In the highlands again...

Bratia Muchovci
A veru Terchova


01. A ved sme my bratia
02. A ja smutný, zarmútený
03. Chlapec som ja, chlapec
04. A ked bolo trištvrte na jednu
05. Starosvetské
06. Viem ja jeden kopecek
07. Jeden, dva, tri, štyri, pät, šest
08. Jánošíkovské
09. Prednické nôty z Terchovej
10. A veru Terchová
11. Cierne oci
12. Na tej lúce
13. Co to diefca hovorí
14. Na salaši Podžiarom
15. Ludia sa cudujú
16. Bol som v meste Žiline
17. Zasadel som cerešienku
18. Mládenecké
19. Žartovné
20. Svadobné
21. Keby moje rúcky


František Mucha (vocals, viola, accordion),
Alojz Mucha (vocals, violin, flute),
Václav Mucha (vocals, violin),
Peter Mucha (violin, vocals),
Štefan Mucha (viola, flute, vocals),
František Mucha Jr. (double bass, vocals),
Rudolf Patrnciak (cowbell, end-blown flutes).



Hailing from the town of Terchová in northern Slovakia, the Muchov Brothers perform the stirring highland folk music of this region. Featuring violins, accordion and double bass as well as various flutes and cow-bells, this is music that has one foot in Central Europe and another in the folk traditions of Transylvania and beyond. Underpinning everything are the strong and resonant vocals, delivered either solo or in unison. It's a potent mix and a great advert for the music traditions of the Tatra region and beyond.

Many of the twenty-one selections included here feature the whole band performing together, multiple violins accompanied rhythmically by double bass, accordion and end-blown flutes. Generally, an instrumental introduction is followed by the vocal refrain, introduced by a solo singer before being joined by other singers. The pieces move forward in a similar fashion, vocal interludes alternating with instrumental passages. The voices are strong and proud, the vocal phrases short on embellishment but nevertheless impressive, particularly when the whole group joins together in song. The music lacks the sense of abandon that you find in Transylvanian folk music for example but is lively and dignified throughout.

Of the many pieces that follow the vocal/instrumental pattern outlined above, perhaps "A ked bolo trištvrte na jednu" is the best example. It would have been nice to see these gifted instrumentalists extend themselves a little more; the one track that does feature an extended introduction ("Prednické nôty z Terchovej") is a contender for the standout track on the album, building up a hypnotic rhythm before the singers burst in towards the climax in triumphant fashion. There are also two delightful songs featuring solo accordion and vocals ("Chlapec som ja, chlapec" and the title track). Both possess an intimacy and delicate beauty that differs from the rest of the collection. A couple of instrumental pieces featuring accompanying cow-bells and koncovka flute are less successful, appearing a little too orchestrated to my ears.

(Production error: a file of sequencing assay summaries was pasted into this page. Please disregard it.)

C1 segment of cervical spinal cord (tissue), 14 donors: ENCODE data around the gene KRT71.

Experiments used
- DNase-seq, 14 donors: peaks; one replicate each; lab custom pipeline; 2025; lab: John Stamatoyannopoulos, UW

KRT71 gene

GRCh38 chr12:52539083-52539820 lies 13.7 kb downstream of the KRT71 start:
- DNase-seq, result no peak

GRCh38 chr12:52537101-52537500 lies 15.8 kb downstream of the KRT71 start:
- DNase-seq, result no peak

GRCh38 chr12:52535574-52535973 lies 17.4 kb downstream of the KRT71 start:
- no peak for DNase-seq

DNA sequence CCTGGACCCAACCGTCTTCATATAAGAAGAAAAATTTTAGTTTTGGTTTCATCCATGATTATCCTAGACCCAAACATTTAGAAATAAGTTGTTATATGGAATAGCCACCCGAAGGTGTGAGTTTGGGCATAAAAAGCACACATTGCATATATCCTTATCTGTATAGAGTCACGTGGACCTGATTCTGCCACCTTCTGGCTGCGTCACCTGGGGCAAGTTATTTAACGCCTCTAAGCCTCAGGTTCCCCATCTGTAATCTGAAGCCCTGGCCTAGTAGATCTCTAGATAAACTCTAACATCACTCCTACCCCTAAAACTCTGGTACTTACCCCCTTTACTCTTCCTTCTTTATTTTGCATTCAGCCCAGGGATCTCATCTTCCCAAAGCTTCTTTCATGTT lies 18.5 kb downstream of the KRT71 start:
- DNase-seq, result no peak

Slovakian folk music does not generally enjoy the kind of profile that some other Eastern European folk traditions hold with Western audiences. However, the more I hear the more I am persuaded that this is to the detriment of the wider music fraternity. Whilst it is no doubt difficult to get hold of, this excellent album would be a worthy addition to any collection of Central and Eastern European folk music.


 Terchova is a small village located at the entrance to the famous Vratna Valley and its rock formations of which the most famous is the Mnich-Monk and near by mounts of Rozsutec, Chleb and Velky Krivan. This is the village that the legendary Janosik, the hero of all Slovaks was born some 350 years ago.
The village is a home of the Mucha Brothers one of the most famous character's musicians of Slovakia.

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